William E. Hinkle

Private William E. Hinkle .

Meet Private William E. Hinkle, infantryman, One of Cranford’s 86

By Don Sweeney with research by Stu Rosenthal and military proofreading by Vic Bary.

(above) Billy Hinkle with his older Brother Sergeant Lee Hinkle pose with little Thomas Hinkle. Lee’s son.
Thomas went on to serve as a platoon sergeant in Vietnam.

The Cranford 86 project features a hero from our Memorial Park’s monuments each month. Our selection process is different each month. Sometimes we leaf through the many files of accumulated research pages in search for a story that thrills us; other times we are directed by a sponsorship from a family member or organization. Sometimes, as we start a story from a sponsorship, we feel at first there is not much of a story here. Then we go into a research rabbit hole and find we are again amidst yet another incredible, previously unknown memoir, of a Cranford hero. This month an active member of our host organization The Cranford V.F.W. Post #335, Vietnam veteran Bill Hinkle, asked us to research and feature his uncle and namesake William E. Hinkle, his father’s younger brother.

An online search told us that he was born in Scranton, Pennsylvania on December 12, 1919 the youngest of five children, and was baptized William Eugene Hinkle on January 11th, 1920. Moving to Somerville, NJ sometime in the 20s, he attended an eight-week Y.M.C.A. camp in Bushkill, PA and learned to swim there. The obituary given to us by the Hinkle family gave us some more personal information. Billy Hinkle, as his family called him, graduated from Somerville High School in the class of 1938. In 1939 he worked full time as a clerk in a fish market earning $1000.00 for a year for 50 hours a week. His family soon moved to 334 North Avenue West in Cranford. He volunteered for service overseas with the US Army at the age of 20 and was placed in The Signal Corps in Puerto Rico in May of 1940. The United States was not at war then, although World War II was raging in Europe and U-boats in the Atlantic were threatening trade and supply routes. The Signal Corps were working with radio, radar and sonar, technologies that were rapidly developing at the time.

The attack on Pearl Harbor on December 7th, 1941 plunged the U.S. into war, but Private Hinkle continued his tour in what could be considered an ideal deployment, on a beautiful Caribbean island, safe from any battle action. His three-year service there continued until May of 1944 when he was one of a number of men ordered to report to Camp Crowder in Missouri, before shipping out to Camp Philips in Kansas. There they met up with the troops of the 114th regiment, 44th Infantry Division, 7th Army and trained heavily for nearly four months. Ironically, the 114th was a federalized New Jersey-based National Guard Unit. Although well trained, they had never seen combat and their ages were much older than the average man heading into battle. Bolstering the numbers of a regular army unit with a National Guard regiment was commonplace at this time in the war, an innovative tactic to create the massive quantity of soldiers which would be needed in the battle theater in a few months.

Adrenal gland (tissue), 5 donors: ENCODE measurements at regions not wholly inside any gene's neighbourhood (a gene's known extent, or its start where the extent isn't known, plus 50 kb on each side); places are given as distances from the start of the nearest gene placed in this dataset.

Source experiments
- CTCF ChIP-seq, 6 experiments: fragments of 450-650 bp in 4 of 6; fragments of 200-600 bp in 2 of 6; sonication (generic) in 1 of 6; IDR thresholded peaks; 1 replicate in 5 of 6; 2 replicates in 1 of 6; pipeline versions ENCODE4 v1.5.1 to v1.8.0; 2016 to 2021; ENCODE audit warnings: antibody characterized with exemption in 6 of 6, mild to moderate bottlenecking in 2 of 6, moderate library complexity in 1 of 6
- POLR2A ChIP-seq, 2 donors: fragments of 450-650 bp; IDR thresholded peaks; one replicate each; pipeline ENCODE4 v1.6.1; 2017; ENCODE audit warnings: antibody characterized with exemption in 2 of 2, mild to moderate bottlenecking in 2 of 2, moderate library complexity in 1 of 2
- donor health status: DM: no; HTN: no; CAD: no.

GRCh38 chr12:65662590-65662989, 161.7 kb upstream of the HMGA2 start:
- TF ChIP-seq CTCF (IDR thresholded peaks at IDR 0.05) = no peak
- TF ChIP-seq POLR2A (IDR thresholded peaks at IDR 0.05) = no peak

(above) Soldiers from the 44th infantry make the best of the torrential rains that plagued their battle efforts. The fox holes that fighting men used for shelter were for the most part unusable.

Stu Rosenthal, our chief researcher, uncovered a 25-page detailed account by a member of the 114th Infantry regiment. David K. Weiner. In comparing the towns and cities that were in common with those listed in William’s obituary, we felt that they were infantry comrades, traveling the same paths from August to December 1944. Stu also found a book in the Newark Public Library, titled “With the 114th in the E.T.O.” a chronicle of the daily treks of the unit that Private Hinkle was part of. They were amazing finds and would be our guide through the last five months of our Hometown Hero’s life. We were about to enter one of those rabbit holes.